The Senate has passed startup tax break laws

Photo: Supplied

The Senate has passed new laws which will make investing in Australian startups more attractive from 1 July.

Minister for Industry, Innovation and Science Christopher Pyne said the measures would help grow startups and enable global success.

“These tax measures are designed to broaden and diversify the economy through economic policies that build growth and productivity,” Mr Pyne said.

“The Tax Incentive for Early Stage Investors and New Arrangements for Venture Capital Limited Partnerships will promote investment in innovative high-growth potential startup companies and improve businesses’ access to venture capital.

The new laws are split into two main sections:

Tax incentive for early stage investors

  • This will give concessional tax treatment to investors to promote investment in innovative, high-growth potential start-up companies.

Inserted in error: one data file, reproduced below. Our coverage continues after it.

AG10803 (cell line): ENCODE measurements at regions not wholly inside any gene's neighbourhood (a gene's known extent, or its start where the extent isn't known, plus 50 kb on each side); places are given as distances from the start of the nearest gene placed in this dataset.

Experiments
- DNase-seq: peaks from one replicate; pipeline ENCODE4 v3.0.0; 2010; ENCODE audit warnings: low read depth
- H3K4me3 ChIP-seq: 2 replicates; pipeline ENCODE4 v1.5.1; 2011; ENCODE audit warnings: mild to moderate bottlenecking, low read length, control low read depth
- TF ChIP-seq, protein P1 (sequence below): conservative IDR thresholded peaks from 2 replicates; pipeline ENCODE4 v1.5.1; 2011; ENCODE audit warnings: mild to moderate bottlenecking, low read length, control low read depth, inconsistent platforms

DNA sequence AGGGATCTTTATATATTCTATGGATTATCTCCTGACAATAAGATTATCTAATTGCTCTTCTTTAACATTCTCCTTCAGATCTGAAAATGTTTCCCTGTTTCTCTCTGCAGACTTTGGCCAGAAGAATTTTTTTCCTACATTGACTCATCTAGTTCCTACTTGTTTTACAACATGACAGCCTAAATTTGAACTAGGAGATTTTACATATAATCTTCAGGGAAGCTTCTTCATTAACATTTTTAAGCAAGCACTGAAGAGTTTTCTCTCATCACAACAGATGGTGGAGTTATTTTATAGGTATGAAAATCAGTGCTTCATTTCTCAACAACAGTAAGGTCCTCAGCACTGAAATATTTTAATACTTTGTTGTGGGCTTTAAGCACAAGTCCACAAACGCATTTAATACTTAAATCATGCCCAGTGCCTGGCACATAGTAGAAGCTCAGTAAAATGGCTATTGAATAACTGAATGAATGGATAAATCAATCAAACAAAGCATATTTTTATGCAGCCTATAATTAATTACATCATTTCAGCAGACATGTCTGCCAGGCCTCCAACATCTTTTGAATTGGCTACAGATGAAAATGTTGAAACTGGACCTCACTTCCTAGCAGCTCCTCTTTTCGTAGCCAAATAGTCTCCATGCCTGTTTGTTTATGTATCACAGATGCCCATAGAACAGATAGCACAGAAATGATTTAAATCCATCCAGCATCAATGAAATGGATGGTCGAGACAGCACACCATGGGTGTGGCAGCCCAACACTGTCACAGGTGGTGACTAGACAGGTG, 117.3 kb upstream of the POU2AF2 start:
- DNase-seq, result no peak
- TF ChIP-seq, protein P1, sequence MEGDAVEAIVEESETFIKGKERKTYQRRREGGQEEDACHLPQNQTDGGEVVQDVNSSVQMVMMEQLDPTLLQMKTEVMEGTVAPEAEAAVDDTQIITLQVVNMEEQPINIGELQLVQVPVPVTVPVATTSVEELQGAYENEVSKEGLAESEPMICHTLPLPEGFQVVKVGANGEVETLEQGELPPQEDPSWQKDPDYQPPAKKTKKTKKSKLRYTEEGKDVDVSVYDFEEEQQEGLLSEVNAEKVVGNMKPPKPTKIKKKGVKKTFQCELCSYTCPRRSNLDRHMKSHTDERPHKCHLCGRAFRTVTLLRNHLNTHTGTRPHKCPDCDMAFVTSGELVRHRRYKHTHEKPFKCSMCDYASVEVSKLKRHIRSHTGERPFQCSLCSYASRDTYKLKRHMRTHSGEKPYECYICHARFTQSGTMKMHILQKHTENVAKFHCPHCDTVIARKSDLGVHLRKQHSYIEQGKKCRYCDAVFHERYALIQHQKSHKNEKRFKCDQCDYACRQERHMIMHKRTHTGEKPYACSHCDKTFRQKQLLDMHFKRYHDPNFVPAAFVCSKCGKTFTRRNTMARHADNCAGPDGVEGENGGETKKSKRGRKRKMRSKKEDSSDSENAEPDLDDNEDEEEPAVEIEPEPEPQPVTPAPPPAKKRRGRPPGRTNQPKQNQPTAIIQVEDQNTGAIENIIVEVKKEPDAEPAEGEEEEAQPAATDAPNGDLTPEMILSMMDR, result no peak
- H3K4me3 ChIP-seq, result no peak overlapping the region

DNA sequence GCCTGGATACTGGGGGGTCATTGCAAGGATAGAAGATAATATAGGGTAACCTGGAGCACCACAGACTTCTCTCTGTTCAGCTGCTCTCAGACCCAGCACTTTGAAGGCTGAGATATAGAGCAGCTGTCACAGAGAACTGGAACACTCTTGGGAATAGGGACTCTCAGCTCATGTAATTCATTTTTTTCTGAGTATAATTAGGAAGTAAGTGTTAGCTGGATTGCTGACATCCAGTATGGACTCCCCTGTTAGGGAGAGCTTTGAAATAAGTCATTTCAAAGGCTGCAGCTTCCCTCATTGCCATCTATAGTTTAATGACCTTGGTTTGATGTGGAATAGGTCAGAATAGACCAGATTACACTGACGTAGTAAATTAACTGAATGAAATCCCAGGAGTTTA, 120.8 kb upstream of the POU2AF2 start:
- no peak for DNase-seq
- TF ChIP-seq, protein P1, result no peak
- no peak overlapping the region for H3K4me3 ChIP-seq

• It includes a 20% non-refundable carry forward tax offset on investments in qualifying companies, capped at $200,000 per investor per year;
  • And a 10 year exemption on capital gains tax, provided investments are held for 12 months or more.

New arrangements for venture capital limited partnerships

  • This will deliver changes to the tax treatment of early stage venture capital limited partnerships (ESVCLP) to attract more investment into venture capital.
  • Investors will receive a 10% cent non-refundable carry forward tax offset on capital invested through an ESVCLP.
  • The maximum fund size for new and existing ESVCLPs will be increased to $200 million with a number of reforms made to the income tax treatment of venture capital more generally.

“Over 4,500 startups are missing out on equity finance each year. These measures will help startups get access to crucial funding to grow their startup,” Pyne said.

“Investors, venture capital funds and innovative companies in all industries will benefit from these measures.”

Business Insider Emails & Alerts

Site highlights each day to your inbox.

Follow Business Insider Australia on Facebook, Twitter, LinkedIn, and Instagram.